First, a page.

Equally you also have criticism for the sake of criticism. From my perspective that spreads out into two again. The first thing you need to learn about operating in a public space is that it’s just not possible for everyone to like you. There’s always going to be misunderstandings, there’s always going to be issues to iron out, and you just have to be okay with that. People are going to comment ‘you rushed into your marriage, it won’t last’, or ‘looks like you’ve put on some weight’, or ‘don’t you find her voice really annoying?’. You just have to find a way to completely ignore those kind of points, they don’t help anything. You also have points in the same way, where customers will say ‘I don’t think you should do this’ or ‘I don’t think you should do that’. And you obviously take it on board and examine it, but you know what’s viable for your business. You’ve just got to say ‘thank you so much, I appreciate it’ and let it go, because you can’t please everyone and some things are just never going to be viable.
Q: What are your views on female entrepreneurship in the UK?
[Ella Mills] We were at the Ernst and Young London entrepreneur of the year awards on Monday, and there were about 30 nominees across the board and only four were female. Category, after category, was just men, of a similar age and ethnic background – and that was quite depressing. I was honoured that we won the rising star category, but it was a shame not to have more inspiring female business leaders in the room.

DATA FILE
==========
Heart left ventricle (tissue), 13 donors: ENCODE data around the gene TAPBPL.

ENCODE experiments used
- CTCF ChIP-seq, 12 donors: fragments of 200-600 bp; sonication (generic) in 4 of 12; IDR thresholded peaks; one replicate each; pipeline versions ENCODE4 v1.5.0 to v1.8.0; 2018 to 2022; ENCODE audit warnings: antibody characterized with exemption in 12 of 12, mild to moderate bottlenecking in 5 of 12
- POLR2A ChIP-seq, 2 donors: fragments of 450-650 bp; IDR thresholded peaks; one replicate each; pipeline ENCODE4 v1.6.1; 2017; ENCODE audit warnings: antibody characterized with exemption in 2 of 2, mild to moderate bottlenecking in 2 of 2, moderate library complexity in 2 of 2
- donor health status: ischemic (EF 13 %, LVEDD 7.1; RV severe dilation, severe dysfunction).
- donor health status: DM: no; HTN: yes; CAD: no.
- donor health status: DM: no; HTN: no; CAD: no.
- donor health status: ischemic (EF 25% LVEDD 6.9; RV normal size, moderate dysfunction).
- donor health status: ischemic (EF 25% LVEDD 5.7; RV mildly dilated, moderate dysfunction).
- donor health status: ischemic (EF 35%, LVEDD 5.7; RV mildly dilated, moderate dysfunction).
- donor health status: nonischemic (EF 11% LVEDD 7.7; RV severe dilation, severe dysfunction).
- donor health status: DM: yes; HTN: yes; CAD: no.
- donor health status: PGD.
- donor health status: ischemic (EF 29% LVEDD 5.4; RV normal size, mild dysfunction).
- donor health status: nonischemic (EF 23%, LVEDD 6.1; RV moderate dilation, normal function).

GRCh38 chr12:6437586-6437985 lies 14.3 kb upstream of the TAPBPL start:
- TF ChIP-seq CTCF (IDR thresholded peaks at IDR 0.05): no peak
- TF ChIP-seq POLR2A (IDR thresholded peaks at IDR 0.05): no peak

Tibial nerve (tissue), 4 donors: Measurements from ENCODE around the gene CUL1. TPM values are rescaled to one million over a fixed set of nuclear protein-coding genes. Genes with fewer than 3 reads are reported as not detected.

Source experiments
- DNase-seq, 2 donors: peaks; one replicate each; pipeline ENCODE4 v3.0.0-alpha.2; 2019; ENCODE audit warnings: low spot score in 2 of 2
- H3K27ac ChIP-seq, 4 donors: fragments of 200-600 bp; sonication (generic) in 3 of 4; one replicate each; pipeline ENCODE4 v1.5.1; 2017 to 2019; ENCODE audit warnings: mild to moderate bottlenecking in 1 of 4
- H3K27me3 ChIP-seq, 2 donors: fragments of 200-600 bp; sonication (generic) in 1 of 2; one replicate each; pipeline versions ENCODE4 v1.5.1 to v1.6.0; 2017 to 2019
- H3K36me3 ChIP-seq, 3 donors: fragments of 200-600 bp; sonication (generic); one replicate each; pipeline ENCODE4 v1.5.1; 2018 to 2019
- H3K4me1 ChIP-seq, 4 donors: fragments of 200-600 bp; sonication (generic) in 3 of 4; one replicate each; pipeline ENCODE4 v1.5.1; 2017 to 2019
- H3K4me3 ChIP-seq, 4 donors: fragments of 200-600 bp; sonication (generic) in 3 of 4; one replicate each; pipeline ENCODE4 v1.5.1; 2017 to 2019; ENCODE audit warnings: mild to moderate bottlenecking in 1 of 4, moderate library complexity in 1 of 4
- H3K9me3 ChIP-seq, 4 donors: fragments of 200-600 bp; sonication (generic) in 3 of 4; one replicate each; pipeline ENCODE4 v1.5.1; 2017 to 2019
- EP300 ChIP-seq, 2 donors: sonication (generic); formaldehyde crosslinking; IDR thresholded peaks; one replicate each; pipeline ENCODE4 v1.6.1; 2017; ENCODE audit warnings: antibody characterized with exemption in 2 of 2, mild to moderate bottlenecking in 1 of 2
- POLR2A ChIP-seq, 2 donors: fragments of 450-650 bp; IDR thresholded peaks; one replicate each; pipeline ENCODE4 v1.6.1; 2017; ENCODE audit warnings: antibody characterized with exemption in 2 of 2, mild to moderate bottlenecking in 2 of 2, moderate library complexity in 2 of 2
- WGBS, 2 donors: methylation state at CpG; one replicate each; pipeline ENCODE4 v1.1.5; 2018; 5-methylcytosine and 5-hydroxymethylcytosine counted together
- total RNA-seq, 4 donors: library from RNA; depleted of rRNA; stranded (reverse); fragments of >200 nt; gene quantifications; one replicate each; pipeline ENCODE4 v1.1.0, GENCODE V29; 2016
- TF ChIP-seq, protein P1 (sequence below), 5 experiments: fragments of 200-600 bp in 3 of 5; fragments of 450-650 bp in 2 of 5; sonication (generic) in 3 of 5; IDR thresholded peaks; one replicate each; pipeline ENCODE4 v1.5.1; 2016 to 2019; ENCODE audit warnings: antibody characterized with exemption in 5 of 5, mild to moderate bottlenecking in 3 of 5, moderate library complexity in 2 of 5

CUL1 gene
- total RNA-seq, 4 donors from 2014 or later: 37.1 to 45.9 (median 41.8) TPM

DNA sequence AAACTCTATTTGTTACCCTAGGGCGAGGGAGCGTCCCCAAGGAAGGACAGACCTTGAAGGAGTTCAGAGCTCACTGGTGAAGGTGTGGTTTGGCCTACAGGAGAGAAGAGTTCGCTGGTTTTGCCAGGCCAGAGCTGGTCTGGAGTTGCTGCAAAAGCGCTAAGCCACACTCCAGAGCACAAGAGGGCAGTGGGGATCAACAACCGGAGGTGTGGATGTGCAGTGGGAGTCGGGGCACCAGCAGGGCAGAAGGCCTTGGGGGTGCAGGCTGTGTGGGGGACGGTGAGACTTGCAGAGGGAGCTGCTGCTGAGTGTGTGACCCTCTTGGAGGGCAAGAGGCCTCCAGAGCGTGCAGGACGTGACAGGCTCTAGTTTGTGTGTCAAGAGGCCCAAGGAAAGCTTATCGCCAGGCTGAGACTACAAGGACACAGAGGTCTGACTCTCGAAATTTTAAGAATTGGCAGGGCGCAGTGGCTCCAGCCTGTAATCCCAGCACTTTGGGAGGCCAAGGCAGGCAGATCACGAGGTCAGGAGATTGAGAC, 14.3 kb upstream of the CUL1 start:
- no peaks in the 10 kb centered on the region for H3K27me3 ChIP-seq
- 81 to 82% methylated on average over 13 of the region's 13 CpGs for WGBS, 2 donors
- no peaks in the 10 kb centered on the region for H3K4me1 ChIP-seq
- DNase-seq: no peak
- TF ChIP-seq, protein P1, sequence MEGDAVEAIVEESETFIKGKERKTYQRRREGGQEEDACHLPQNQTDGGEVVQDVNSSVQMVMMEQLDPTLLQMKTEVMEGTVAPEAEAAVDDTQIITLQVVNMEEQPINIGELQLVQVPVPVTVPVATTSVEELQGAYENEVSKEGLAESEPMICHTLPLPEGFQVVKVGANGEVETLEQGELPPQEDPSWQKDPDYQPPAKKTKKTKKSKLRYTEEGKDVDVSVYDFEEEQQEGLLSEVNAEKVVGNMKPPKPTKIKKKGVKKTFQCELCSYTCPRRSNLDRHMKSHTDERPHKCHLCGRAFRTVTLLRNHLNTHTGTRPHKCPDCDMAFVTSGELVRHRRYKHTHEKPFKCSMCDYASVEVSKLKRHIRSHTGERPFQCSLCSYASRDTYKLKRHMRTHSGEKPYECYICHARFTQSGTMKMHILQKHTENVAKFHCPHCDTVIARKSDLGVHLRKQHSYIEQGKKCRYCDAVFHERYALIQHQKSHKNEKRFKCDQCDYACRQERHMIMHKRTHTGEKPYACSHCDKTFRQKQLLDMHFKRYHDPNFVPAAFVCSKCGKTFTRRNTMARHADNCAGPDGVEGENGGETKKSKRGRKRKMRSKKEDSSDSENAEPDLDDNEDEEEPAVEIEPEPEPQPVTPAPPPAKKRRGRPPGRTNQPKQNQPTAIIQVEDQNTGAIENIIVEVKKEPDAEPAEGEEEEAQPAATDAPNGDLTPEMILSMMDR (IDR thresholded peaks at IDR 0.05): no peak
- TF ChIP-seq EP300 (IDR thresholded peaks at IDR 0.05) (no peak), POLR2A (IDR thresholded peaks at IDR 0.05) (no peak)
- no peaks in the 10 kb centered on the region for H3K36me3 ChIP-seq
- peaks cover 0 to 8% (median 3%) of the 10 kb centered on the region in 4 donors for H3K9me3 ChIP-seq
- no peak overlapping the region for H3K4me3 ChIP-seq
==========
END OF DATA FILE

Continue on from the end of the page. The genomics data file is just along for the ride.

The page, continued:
Part of the issue is that it’s incredibly intimidating being in these situations – I know for me that’s something I have to work on every time. Before we went to the judging day, I wanted to leave because I was so intimidated, and sitting there I really felt like the odd one out, and felt quite insecure about that.
In my mind, I felt that everyone was looking and judging – thinking that I was just a silly girl… and that’s something you’ve got to work at – you’ve got to get your mind around saying, ‘I’ve earned my place here, I deserve to be here, I’m excited to be here’. But I think confidence is a massive issue on that stage.
Someone said to me ‘you can’t be what you can’t see’ and I really liked that, that really resonated with me. It made me realise the important of talking about what you’re doing and trying to be as open about that as possible. I do believe that you’ve got to have people to look up to, and be inspired by, to push yourself that little bit further.